From DEVOTE you can recognize on a DW card a six-letter word that can be played with E and a three-letter word V but the best word I can find here is INTAKE for 22 points. Still lower than my 27 for KNIT . Below G in TOTING there is a possible DW and TW tile, but the best tile I can think of is INK for 28 Points and AND for 14 points. INK is nice, but the word strength indicator tells me I can do it better.

All these explorations take me back to the right side of the board, where I originally expected to play a nice game. counting word. While the green on the right does not really help me much, the green on the other parts of the board helps me realize that the right side is the right place.

After analyzing these three words and double-word scores that I originally wanted to use, I was still under-represented with the word strength meter, but eventually realized that I NAIAD was not only horizontal from TOTING ] but also parallel to it, which gives me a score not just for one or two words but for a total of four words – NAIAD IN NA and GI – for 39 points.

Using Hindsight to Learn New Words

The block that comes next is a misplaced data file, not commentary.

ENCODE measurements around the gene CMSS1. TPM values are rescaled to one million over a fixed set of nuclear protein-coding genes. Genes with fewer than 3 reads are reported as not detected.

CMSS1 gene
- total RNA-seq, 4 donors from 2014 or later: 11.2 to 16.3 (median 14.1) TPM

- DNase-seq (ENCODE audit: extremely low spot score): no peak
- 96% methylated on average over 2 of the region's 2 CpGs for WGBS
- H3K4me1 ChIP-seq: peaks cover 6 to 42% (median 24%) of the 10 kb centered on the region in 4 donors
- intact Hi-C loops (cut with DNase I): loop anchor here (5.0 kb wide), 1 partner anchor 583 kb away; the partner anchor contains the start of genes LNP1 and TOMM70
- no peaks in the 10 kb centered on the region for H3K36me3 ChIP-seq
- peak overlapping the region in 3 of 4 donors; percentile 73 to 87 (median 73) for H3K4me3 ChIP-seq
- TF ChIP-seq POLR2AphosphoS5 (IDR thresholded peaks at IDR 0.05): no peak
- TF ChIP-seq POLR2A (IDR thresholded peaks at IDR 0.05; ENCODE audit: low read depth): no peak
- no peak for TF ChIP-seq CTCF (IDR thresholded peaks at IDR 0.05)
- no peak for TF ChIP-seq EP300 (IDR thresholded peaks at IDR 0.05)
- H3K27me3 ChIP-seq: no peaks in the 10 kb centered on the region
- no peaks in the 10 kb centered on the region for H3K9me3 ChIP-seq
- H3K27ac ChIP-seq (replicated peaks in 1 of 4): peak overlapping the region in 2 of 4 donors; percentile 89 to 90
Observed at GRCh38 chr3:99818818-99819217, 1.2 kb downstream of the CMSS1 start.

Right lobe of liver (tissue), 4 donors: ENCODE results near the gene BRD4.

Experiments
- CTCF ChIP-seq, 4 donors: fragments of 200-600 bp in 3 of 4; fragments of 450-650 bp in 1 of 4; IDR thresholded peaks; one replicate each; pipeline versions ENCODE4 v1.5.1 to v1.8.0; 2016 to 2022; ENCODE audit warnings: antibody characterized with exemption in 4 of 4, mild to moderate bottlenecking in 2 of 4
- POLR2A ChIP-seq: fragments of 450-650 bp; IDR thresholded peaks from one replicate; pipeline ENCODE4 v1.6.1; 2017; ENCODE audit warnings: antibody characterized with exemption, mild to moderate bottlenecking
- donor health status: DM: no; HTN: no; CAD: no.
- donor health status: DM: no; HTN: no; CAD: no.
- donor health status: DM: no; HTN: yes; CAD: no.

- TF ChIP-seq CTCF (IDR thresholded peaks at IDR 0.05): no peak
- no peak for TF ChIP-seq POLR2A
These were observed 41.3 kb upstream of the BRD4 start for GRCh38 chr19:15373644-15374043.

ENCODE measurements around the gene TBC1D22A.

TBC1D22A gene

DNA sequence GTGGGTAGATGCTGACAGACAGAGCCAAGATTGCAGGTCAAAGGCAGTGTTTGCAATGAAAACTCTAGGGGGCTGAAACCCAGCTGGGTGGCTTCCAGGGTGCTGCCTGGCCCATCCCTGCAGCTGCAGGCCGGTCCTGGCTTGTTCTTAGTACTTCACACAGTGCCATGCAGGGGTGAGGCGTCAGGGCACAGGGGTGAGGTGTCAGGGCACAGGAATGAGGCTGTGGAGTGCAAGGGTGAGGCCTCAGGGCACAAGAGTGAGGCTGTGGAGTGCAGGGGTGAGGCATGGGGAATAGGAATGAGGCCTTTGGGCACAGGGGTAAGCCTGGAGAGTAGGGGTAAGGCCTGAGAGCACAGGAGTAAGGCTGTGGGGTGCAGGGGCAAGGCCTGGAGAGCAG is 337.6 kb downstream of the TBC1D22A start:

Although I was unable to get the best possible word, I was able to score 12 more points than I would have done without Word Radar.

But we do not have to stop here. If you want to play Words with Friends better and not just cheat on the top of the ladder, you want to know what you could have played for more points. Tap the blue Hindsight icon (if available) to see the best word you've missed.

In my case it was KAINIT a word I've never heard before. While the Words with Friends built-in dictionary could not tell me what the word meant (the dictionary is relatively useless for dark words), my trusted Scrabble dictionary told me it was a different spelling of KAINITE a kind of mineral salt. New words learned!

Tips for Smart Word Radar Usage

I've just covered the basics of what to look for when using word radars. They are not cheap, so use them wisely. Read through the tips below to take advantage of and even conserve, so that you can earn more points in Words with Friends.

Cover photo and screenshots of Justin Meyers / Gadget Hacks